Just a couple of examples
3. Other Men Respect You
This is also something that I have personally witnessed time and time again. My father has an enormous beard. Pretty much every time I've been out in public with him, another gentleman will hold the door for him, give him the "bro" nod, or say something like "what's up, boss?". They say every girl wants a man like her father. Since he is a well respected man (for many admirable reasons besides his beard I would like to add), I would say, yes, I do want a well respected man such as my daddio.
4. It Makes You a Bit Mysterious
You look sexy and confident, all while maintaining an image of dark sophistication. There's just something about a man with a well groomed bit of facial hair that gives him that mysterious edge.
5. It's a Symbol of Virility
Historically, the ability to grow a beard is attributed to the onset on manhood. Your beard shows that you are becoming older, wiser and more mature. These are all things that women desire. We want stability, and that's part of the package.
6. It's Fun to Play With
Seriously, it is. And guess what? A nice scratch will be such a treat for your face! I'd say there's a chance you would enjoy it ALMOST as much as I do :)
AND LAST BUT NOT LEAST
7. It's What We're All About
Remember before I mentioned that my dad has an enormous beard? Odds are, if you're reading this you're aware that he is the owner of the Mountaineer Brand company. We love everything bearded. It's a big part of who we are, and our beard products are what gave us the start to a successful business that now offers a wide range of all natural products that everyone can enjoy. I love working for this company. The bearded community is what allows us to thrive. For that, I thank you with the utmost sincerity!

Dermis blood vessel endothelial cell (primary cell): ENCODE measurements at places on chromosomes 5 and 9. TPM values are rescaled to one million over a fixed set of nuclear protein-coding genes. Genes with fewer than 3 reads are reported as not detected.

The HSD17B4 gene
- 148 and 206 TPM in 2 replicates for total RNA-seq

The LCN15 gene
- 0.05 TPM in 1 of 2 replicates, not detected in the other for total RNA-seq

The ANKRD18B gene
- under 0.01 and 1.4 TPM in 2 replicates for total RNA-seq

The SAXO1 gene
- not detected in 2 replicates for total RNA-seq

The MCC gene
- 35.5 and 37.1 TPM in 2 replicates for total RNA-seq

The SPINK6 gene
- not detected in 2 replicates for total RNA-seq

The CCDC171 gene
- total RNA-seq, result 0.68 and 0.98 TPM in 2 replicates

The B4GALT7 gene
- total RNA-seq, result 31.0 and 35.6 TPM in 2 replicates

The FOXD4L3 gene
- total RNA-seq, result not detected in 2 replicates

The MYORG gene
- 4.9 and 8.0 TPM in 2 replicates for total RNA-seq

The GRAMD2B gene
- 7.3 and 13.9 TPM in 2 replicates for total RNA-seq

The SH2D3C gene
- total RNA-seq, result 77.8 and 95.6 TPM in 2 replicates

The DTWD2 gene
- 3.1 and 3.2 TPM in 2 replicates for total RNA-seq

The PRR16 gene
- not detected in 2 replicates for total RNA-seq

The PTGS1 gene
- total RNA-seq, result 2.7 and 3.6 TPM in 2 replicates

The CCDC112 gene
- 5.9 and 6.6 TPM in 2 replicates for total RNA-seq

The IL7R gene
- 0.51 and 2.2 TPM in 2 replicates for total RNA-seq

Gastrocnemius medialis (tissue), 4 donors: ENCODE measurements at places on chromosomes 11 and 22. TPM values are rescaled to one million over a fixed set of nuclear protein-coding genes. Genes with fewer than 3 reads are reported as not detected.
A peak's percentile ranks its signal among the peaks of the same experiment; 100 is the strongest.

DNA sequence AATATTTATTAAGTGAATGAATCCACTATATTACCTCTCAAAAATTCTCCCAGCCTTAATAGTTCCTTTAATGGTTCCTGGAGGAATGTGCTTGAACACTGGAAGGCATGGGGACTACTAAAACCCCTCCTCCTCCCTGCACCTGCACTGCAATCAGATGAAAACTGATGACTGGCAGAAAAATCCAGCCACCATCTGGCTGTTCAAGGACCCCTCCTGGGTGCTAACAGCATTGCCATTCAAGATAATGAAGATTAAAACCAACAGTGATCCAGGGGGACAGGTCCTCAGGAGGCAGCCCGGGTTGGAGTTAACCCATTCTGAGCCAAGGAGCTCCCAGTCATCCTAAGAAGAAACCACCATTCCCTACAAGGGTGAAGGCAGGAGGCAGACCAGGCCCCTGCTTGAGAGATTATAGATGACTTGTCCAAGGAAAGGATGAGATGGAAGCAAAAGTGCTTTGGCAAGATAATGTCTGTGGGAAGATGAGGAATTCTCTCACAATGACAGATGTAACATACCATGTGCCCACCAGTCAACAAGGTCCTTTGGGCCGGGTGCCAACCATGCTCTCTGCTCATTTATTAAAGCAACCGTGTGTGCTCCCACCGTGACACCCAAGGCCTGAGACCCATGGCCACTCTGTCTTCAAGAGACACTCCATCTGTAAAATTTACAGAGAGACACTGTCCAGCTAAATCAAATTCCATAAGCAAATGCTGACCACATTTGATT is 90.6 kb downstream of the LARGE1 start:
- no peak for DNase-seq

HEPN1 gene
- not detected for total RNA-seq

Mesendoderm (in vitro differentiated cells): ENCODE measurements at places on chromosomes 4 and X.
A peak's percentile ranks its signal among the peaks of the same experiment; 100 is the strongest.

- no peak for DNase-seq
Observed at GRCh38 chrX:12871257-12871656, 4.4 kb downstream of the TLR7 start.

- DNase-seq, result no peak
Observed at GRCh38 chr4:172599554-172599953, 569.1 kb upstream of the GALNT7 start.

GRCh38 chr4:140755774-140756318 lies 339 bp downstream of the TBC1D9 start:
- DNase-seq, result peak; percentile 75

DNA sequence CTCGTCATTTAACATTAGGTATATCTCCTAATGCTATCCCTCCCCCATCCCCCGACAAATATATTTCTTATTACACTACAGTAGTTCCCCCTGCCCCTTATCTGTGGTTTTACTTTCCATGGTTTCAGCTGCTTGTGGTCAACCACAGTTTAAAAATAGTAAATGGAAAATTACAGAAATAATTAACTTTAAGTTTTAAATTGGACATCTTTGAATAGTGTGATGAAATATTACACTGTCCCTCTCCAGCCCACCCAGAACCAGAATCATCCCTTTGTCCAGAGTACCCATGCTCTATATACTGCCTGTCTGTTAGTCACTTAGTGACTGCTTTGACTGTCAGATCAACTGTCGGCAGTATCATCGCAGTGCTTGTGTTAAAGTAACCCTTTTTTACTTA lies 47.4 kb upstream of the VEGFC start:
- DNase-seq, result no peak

Stay Bearded, Gentlemen
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By Reader's Digest Editors
Kagan McLeod for Reader's Digest
FIRST IN FLIGHT
by Kay Lockridge, Santa Fe, New Mexico
The little Cessna had just cleared the pattern in its climb to 1,500 feet when my father said, “OK, we can land now.” With my newly minted private pilot’s license in hand, I had wanted him to be my first non-instructor passenger. I’d planned to circle the Michigan State University campus and come back to the university‑owned airport. I reminded him of this, and I’ll never forget what Dad said, more than 40 years ago: “I’m not fond of small planes. I just wanted you to know that I have confidence in you.”
“TALKING IS LIKE KETCHUP”
by Carmen Mariano, Braintree, Massachusetts
I sat in my dad’s living room reading one night while he watched television. An hour passed before I realized it, and I felt bad for not speaking during that time. I asked if he was OK, and he said yes. Then I apologized for not talking more. “Carmen,” Dad replied. “Talking is like ketchup. If you like the meat enough, you don’t need the ketchup—and if you like the company enough, you don’t need the conversation.” My dad never earned a college degree, but he was the smartest person I ever knew.
THE HITCHHIKER’S GUIDE TO FAMILY
by Rachel O’Connor, Westtown, New York